Leave the Dishes: Making Art While Raising Children

You Are Not Alone: Resources for Cultivating the Mother-Artist Life
by Claudia F. Savage

Although I have seven nieces and nephews, I was still completely unprepared for the way motherhood affected my artistic life. Resources about raising children hardly ever address problems that mother-writers and artists contend with daily: how do you access that necessary state where creativity lives? And, then, if you find that place, how can you create when you are interrupted a hundred times a day? Over the past two years, a small selection of books have provided me with solace and advice as I have struggled to keep creating while caretaking.

Temple by Kristen Case (writer and mother of one) is a glorious book of poems in which the author searches for the writer in the mother, the mother in the family, and her place the world, as in the poem, “Lactoexodus”: “For a time, my body made milk, and I wrote no poems./ For a time, I made milk, and my body wrote no poems.” (page 2)

Grave of Light by Alice Notley (an early poetry collection by the Ruth Lilly Prize winner mother of two) gets me with its alternating child-inspired dialogue and ramblings of the mother-poet, as in the poem, “January.” “I didn’t lose any weight today/ I had clean hair but I drove/ Ted nuts and spanked Anselm on/ the arm and wouldn’t converse/ with him about the letter C…” (page 50)

The Pedestrians by Rachel Zucker (writer and mother of three) is a series of frantic, sometimes whiny, pleas for a moment alone with her mind, as in this fragment from “mindful”: “a snowstorm so no school I cried & said/ Mayor Bloomberg should be scalded with hot/ cocoa when someone said Yay for snow! I’m/ cutting it too close Erin if a blizzard makes me/ cry…” (page 83)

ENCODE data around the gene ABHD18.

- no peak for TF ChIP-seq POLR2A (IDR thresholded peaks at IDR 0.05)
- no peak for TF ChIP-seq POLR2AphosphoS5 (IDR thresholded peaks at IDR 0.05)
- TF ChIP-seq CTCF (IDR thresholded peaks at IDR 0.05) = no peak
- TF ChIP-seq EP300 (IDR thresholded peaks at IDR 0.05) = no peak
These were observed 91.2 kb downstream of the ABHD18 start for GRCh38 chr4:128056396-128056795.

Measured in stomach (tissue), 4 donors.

Our Andromeda by Brenda Shaughnessy (writer and mother of two) is a fantastic, sometimes scathing dialogue between what we imagine a mother’s life to be and what it actually is, such as in the poem, “Liquid Flesh”: “Mother. Baby./ Chicken and egg. It’s so obnoxious/ of me: I was an egg/ who had an egg/ and now I’m chicken,/ as usual scooping up/ both possibilities,/ or what I used to call/ possibilities.” (page 25)

The Grand Permission: New Writings on Poetics and Motherhood edited by Patricia Dienstfrey and Brenda Hillman is a series of interview-essays about different mother-poets and their styles of dealing with motherhood and artistic creation. The poets chosen to be interviewed are phenomenal, from Carol Muske-Duke and Mei-Mei Berssenbrugge to Maxine Kumin and C.D. Wright. As C.D. Wright said, “When my husband and I met other couples with a baby, we joined heads and bored into their glowing faces to ask in abrupt, strained unison if ‘it’ slept. And if ‘it’ did, we shunned those people.” (page 195)

Strong Hearts, Inspired Minds: 21 Artists Who Are Mothers Tell Their Stories by Anne Mavor (visual artist and mother of one). In her introduction, Anne says, “The biggest shock was that I … couldn’t stay up late anymore and my artist friends dropped away …. Rowan was and is, of course, beautiful and smart and funny and amazing … but he cannot satisfy my artistic urge.” (introduction)

Bring Down the Little Birds: On Mothering, Art, Work, and Everything Else by Carmen Gimenez Smith (writer and mother of two). Smith’s book deals with her own issues as a writer and mother, as well as her relationship with her dying mother. Echoing the fragmentary style of Carole Maso’s Ava, it is a deeply reaffirming work about the changing landscape of the artist’s life and how we define mother within it.